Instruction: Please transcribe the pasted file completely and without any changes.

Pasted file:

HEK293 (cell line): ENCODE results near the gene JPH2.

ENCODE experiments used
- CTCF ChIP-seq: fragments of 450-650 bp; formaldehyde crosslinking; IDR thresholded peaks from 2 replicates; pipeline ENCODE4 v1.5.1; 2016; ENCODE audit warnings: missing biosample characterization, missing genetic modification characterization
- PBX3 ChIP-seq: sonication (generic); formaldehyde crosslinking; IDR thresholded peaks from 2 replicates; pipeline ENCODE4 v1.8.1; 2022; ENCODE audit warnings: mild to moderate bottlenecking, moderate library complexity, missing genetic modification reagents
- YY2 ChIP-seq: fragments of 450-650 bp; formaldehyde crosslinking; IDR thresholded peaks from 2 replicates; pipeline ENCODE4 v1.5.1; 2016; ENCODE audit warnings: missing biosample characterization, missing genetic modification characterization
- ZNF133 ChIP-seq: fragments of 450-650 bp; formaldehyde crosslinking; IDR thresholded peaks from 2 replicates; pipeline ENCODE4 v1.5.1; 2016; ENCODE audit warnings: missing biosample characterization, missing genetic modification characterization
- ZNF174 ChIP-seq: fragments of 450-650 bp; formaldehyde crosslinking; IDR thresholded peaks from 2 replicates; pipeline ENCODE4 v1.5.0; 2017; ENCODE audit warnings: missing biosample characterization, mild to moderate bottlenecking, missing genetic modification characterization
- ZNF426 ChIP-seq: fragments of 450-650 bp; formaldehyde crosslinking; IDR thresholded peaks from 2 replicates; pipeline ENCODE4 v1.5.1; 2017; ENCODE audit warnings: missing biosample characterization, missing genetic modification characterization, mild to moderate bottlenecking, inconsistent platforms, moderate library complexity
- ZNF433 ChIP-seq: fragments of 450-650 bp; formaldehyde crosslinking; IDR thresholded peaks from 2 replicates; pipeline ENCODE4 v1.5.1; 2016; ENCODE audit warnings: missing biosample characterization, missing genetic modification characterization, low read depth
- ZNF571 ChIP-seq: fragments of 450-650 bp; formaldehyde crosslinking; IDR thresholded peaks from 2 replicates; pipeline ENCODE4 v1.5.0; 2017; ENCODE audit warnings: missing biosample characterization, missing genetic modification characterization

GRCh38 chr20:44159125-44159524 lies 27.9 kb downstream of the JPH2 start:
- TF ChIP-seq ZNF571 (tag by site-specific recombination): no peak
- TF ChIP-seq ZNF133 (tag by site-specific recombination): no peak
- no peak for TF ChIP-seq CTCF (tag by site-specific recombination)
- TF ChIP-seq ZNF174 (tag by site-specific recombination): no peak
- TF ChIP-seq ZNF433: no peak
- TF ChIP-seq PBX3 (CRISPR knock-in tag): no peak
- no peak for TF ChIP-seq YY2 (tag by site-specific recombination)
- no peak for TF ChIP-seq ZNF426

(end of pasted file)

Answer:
HEK293 (cell line): ENCODE results near the gene JPH2.

ENCODE experiments used
- CTCF ChIP-seq: fragments of 450-650 bp; formaldehyde crosslinking; IDR thresholded peaks from 2 replicates; pipeline ENCODE4 v1.5.1; 2016; ENCODE audit warnings: missing biosample characterization, missing genetic modification characterization
- PBX3 ChIP-seq: sonication (generic); formaldehyde crosslinking; IDR thresholded peaks from 2 replicates; pipeline ENCODE4 v1.8.1; 2022; ENCODE audit warnings: mild to moderate bottlenecking, moderate library complexity, missing genetic modification reagents
- YY2 ChIP-seq: fragments of 450-650 bp; formaldehyde crosslinking; IDR thresholded peaks from 2 replicates; pipeline ENCODE4 v1.5.1; 2016; ENCODE audit warnings: missing biosample characterization, missing genetic modification characterization
- ZNF133 ChIP-seq: fragments of 450-650 bp; formaldehyde crosslinking; IDR thresholded peaks from 2 replicates; pipeline ENCODE4 v1.5.1; 2016; ENCODE audit warnings: missing biosample characterization, missing genetic modification characterization
- ZNF174 ChIP-seq: fragments of 450-650 bp; formaldehyde crosslinking; IDR thresholded peaks from 2 replicates; pipeline ENCODE4 v1.5.0; 2017; ENCODE audit warnings: missing biosample characterization, mild to moderate bottlenecking, missing genetic modification characterization
- ZNF426 ChIP-seq: fragments of 450-650 bp; formaldehyde crosslinking; IDR thresholded peaks from 2 replicates; pipeline ENCODE4 v1.5.1; 2017; ENCODE audit warnings: missing biosample characterization, missing genetic modification characterization, mild to moderate bottlenecking, inconsistent platforms, moderate library complexity
- ZNF433 ChIP-seq: fragments of 450-650 bp; formaldehyde crosslinking; IDR thresholded peaks from 2 replicates; pipeline ENCODE4 v1.5.1; 2016; ENCODE audit warnings: missing biosample characterization, missing genetic modification characterization, low read depth
- ZNF571 ChIP-seq: fragments of 450-650 bp; formaldehyde crosslinking; IDR thresholded peaks from 2 replicates; pipeline ENCODE4 v1.5.0; 2017; ENCODE audit warnings: missing biosample characterization, missing genetic modification characterization

GRCh38 chr20:44159125-44159524 lies 27.9 kb downstream of the JPH2 start:
- TF ChIP-seq ZNF571 (tag by site-specific recombination): no peak
- TF ChIP-seq ZNF133 (tag by site-specific recombination): no peak
- no peak for TF ChIP-seq CTCF (tag by site-specific recombination)
- TF ChIP-seq ZNF174 (tag by site-specific recombination): no peak
- TF ChIP-seq ZNF433: no peak
- TF ChIP-seq PBX3 (CRISPR knock-in tag): no peak
- no peak for TF ChIP-seq YY2 (tag by site-specific recombination)
- no peak for TF ChIP-seq ZNF426